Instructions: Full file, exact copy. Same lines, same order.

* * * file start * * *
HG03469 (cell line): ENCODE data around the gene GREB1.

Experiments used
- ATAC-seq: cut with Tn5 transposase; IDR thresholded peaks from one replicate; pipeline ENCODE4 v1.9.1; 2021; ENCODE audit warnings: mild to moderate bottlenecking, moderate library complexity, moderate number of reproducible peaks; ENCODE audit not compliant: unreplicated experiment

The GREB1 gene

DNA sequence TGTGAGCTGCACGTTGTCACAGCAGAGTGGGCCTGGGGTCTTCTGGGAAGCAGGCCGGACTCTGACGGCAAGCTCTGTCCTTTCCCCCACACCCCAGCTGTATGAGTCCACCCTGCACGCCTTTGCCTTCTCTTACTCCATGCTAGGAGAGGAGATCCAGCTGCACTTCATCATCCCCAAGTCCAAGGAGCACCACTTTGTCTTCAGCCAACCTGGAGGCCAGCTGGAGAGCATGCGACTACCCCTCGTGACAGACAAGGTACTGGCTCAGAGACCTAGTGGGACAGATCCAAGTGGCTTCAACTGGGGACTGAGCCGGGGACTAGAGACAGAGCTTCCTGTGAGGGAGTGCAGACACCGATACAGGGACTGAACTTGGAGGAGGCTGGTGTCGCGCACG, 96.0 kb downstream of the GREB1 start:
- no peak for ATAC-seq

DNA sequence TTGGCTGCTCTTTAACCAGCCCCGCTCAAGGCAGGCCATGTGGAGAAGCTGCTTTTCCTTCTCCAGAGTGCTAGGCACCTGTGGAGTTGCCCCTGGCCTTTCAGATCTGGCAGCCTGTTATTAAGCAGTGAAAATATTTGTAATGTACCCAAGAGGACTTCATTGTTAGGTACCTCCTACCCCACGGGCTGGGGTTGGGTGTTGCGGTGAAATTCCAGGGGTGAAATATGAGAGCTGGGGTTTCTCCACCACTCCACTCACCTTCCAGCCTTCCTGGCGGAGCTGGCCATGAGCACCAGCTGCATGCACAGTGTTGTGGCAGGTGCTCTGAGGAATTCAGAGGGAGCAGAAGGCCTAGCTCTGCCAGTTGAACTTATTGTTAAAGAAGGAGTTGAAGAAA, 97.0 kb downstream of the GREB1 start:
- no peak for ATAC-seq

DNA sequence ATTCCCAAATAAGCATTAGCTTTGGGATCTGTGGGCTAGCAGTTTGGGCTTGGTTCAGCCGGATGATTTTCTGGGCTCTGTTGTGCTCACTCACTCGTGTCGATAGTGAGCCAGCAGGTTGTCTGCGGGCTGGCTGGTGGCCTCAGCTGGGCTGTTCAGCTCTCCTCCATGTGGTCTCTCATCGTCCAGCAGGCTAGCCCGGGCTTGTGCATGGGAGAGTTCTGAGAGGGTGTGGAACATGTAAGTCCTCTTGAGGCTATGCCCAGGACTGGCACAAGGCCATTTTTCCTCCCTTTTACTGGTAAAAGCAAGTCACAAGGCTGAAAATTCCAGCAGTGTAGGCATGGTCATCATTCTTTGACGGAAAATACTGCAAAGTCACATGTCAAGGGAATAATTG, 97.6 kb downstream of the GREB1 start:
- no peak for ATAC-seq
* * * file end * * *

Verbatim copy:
HG03469 (cell line): ENCODE data around the gene GREB1.

Experiments used
- ATAC-seq: cut with Tn5 transposase; IDR thresholded peaks from one replicate; pipeline ENCODE4 v1.9.1; 2021; ENCODE audit warnings: mild to moderate bottlenecking, moderate library complexity, moderate number of reproducible peaks; ENCODE audit not compliant: unreplicated experiment

The GREB1 gene

DNA sequence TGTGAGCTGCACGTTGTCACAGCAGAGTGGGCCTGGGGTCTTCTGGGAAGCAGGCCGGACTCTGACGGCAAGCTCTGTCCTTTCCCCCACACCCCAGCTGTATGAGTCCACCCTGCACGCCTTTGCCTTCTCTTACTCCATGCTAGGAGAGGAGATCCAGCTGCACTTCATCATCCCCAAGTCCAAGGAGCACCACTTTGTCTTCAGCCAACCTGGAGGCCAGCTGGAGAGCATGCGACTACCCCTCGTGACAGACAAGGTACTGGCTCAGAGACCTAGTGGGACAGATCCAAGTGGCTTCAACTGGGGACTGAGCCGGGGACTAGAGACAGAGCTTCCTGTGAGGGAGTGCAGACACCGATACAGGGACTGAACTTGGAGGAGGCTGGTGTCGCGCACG, 96.0 kb downstream of the GREB1 start:
- no peak for ATAC-seq

DNA sequence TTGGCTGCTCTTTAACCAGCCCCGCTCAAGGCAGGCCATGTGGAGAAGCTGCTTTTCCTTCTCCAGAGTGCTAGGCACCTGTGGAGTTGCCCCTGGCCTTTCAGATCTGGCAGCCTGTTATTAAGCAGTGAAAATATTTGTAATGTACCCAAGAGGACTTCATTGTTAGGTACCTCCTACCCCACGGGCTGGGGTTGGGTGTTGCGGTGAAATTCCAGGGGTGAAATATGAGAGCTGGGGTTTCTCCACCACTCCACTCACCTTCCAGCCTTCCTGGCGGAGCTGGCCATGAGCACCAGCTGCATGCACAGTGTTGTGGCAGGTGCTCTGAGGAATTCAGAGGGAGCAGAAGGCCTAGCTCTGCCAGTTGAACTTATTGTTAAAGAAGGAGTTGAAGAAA, 97.0 kb downstream of the GREB1 start:
- no peak for ATAC-seq

DNA sequence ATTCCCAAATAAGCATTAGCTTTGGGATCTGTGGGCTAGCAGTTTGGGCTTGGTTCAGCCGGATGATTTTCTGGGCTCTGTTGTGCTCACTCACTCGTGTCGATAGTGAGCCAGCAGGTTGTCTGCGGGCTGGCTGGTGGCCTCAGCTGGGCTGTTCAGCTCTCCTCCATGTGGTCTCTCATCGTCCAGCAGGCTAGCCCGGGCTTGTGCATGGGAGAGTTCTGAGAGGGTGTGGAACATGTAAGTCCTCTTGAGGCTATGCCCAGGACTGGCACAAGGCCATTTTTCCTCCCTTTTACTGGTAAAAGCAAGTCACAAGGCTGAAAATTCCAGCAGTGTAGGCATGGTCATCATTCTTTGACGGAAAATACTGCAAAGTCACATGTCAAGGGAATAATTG, 97.6 kb downstream of the GREB1 start:
- no peak for ATAC-seq